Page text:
Saturday, September 26, 2020

With Kajillionaire, Miranda July Returns



With Kajillionaire, Miranda July Returns with What Might Be Her Best Film Yet

Before Kajillionaire, it was tempting to think July’s style of filmmaking had gone out of … well, style. Photo: Courtesy of Sundance Institute

This review originally ran during the Sundance Film Festival but has been republished ahead of the film’s theatrical release.

Miranda July’s previous directorial feature, The Future, premiered at Sundance nearly a decade ago, and even though she’s returned to the fest since then as an actor, it’s tempting to think of her as someone whose style has gone out of … well, style. Those days of cleverly conceived, ornate miniatures — the era of that vague, dismissive moniker “twee” — seem light years away. But re-watching her earlier work recently, I was struck by how much tougher it was than I remembered. July’s broken characters might do odd, sometimes precious things, but they do so because they seem incapable of living in the world; it’s like they missed the middle-school assembly where we were all taught how to function in society. All her movies are about our search for experiences or people to hold the vast awkward darkness at bay — our longing for a happy place. When seen in that light, the work seems more essential than ever.

Which brings us to July’s latest directorial outing, Kajillionaire, combining her fondness for gentle absurdism with a dead-end atmosphere that feels both of the moment and, curiously, timeless. Probably the most plot-driven film she’s made to date (though “plot” is a relative term when we’re talking about Miranda July), it follows a family of not-very-good-but-thoroughly-committed con artists who barely scrape together a living on the streets of Los Angeles. In the opening scene, we see them standing at a bus stop outside a post office, unconvincingly pretending to be strangers. They bark out orders with military precision: “15 seconds … now!!” And when it’s time, the daughter (Evan Rachel Wood playing a character named Old Dolio) launches into a ridiculous acrobatic routine that is presumably designed to evade cameras but actually looks like we’ve wandered into an impromptu street performance.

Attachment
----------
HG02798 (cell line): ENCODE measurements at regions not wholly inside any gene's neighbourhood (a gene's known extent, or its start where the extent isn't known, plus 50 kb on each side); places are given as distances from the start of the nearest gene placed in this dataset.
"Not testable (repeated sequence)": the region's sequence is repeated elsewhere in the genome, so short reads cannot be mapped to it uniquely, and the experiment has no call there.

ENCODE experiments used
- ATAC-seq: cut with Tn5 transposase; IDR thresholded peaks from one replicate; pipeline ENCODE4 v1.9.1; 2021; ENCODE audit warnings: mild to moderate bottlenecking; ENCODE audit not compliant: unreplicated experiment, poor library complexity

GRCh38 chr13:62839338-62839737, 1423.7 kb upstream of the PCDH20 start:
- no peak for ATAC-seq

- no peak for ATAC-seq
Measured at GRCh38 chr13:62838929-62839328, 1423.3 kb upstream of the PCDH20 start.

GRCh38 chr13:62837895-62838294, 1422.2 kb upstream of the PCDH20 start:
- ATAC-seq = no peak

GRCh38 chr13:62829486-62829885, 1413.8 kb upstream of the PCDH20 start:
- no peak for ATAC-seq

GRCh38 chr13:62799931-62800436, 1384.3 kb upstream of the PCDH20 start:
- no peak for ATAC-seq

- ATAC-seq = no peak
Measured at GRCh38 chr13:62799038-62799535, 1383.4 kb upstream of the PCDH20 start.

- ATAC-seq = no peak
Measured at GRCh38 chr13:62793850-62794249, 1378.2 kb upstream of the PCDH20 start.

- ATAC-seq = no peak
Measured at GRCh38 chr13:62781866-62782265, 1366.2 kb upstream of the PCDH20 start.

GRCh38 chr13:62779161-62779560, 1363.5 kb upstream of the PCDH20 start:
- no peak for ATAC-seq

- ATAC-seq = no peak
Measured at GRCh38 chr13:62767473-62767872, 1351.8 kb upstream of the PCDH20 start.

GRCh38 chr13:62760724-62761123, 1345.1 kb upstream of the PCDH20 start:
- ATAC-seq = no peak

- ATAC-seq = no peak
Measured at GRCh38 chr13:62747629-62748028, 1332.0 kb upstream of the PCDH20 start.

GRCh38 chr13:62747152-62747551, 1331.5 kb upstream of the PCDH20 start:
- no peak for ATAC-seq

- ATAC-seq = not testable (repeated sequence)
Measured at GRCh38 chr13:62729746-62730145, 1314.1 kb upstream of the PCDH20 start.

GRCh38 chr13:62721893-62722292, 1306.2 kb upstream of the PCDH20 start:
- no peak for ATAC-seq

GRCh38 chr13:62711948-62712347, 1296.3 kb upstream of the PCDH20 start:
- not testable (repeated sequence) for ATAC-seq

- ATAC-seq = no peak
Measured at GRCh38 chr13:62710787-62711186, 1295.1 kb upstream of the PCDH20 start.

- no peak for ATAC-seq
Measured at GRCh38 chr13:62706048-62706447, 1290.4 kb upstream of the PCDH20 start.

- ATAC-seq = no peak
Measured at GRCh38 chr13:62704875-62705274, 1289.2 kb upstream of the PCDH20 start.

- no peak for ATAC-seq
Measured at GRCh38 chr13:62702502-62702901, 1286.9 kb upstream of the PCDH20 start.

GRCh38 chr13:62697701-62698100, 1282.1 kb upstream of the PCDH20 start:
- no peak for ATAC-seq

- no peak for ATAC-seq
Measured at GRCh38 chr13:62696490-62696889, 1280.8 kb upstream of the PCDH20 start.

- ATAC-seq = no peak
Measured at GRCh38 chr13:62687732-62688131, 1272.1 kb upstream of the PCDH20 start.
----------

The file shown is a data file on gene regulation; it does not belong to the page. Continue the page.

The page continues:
And all this for what? Old Dolio enters the building, goes into her post office box, then reaches all the way in and steals whatever’s in the adjacent box. It’s a total crapshoot, and predictably, it yields little loot — just a tie that her father Robert (Richard Jenkins) notes is not cheap, adding, “You can’t see it because you are not of gentle birth.” We learn that they owe $1,500 in overdue rent to their hilariously whimpery-voiced landlord, who lets them stay in an empty dorm-like space where the walls are overrun several times a day by a pink cascade of soapy suds, which they ritually gather into buckets and dump down a drain. What??

This all sounds very cute, and your mileage may well vary; I found it mostly hilarious. But it also feels like an escalating anxiety dream. July is so good at keeping us off-edge: Most directors not named David Lynch wouldn’t be able to handle just one of these aforementioned surreal elements — they’d either overplay it, or underplay it — but July effectively immerses us in this defiantly unpredictable world. Her treatment of the material is narratively matter-of-fact, but visually precise: Like a good comedy director, she frames the characters’ weird interactions and movements in such a way as to make sure we get the gag, but she doesn’t dwell too long on any of it. She keeps things moving, and soon enough, the strangeness just becomes part of the movie’s reality. We go with it.

All shaggy clothes, grimaces, and long straight uncombed hair, the rough and reserved Old Dolio’s life starts to change when her parents befriend the outgoing, charming Melanie (Gina Rodriguez), whom they rope into a scheme involving airline insurance and reimbursement for lost luggage. At first, she’s wary of this new addition to their little universe: “How is this person an asset?” she asks. But part of her problem is that she’s begun to long for some parental tenderness. Early in the film, she sits in on an expectant mother’s “positive parenting” class in exchange for some money. As she watches videos of a newborn baby crawling on its mother’s belly to find a breast to feed on, a primal urge sets in: She longs to be closer to her mom Theresa (Debra Winger). But her parents seem incapable of showing any affection. Their emotional vocabulary begins and ends with survival, danger, and death. Every once in a while a tremor hits the city, and whenever it happens the family freezes in its tracks, terrified and hesitant; Robert has been repeatedly warning them about the “big one” that’s coming, which he believes will wipe humanity out. This millennial mentality (in the old sense of the word) has stripped their lives of any meaning, or love, or responsibility — though we may also wonder if the characters’ certainty about imminent apocalypse, their rejection of social norms and behaviors, is its own evasion tactic.

Kajillionaire is, ultimately, Old Dolio and Melanie’s story: the tale of a grunty, near-feral child who meets her polished, happy-go-lucky diametrical opposite and sees in her both an opponent and, maybe, cause for hope. To say too much more would be revealing some of the movie’s marvelous third-act surprises, so I’ll just say that July takes these weird, desperate characters and gives their lives a couple of cosmic twists that serve both to clarify her vision and to expand it. This might be her best film yet.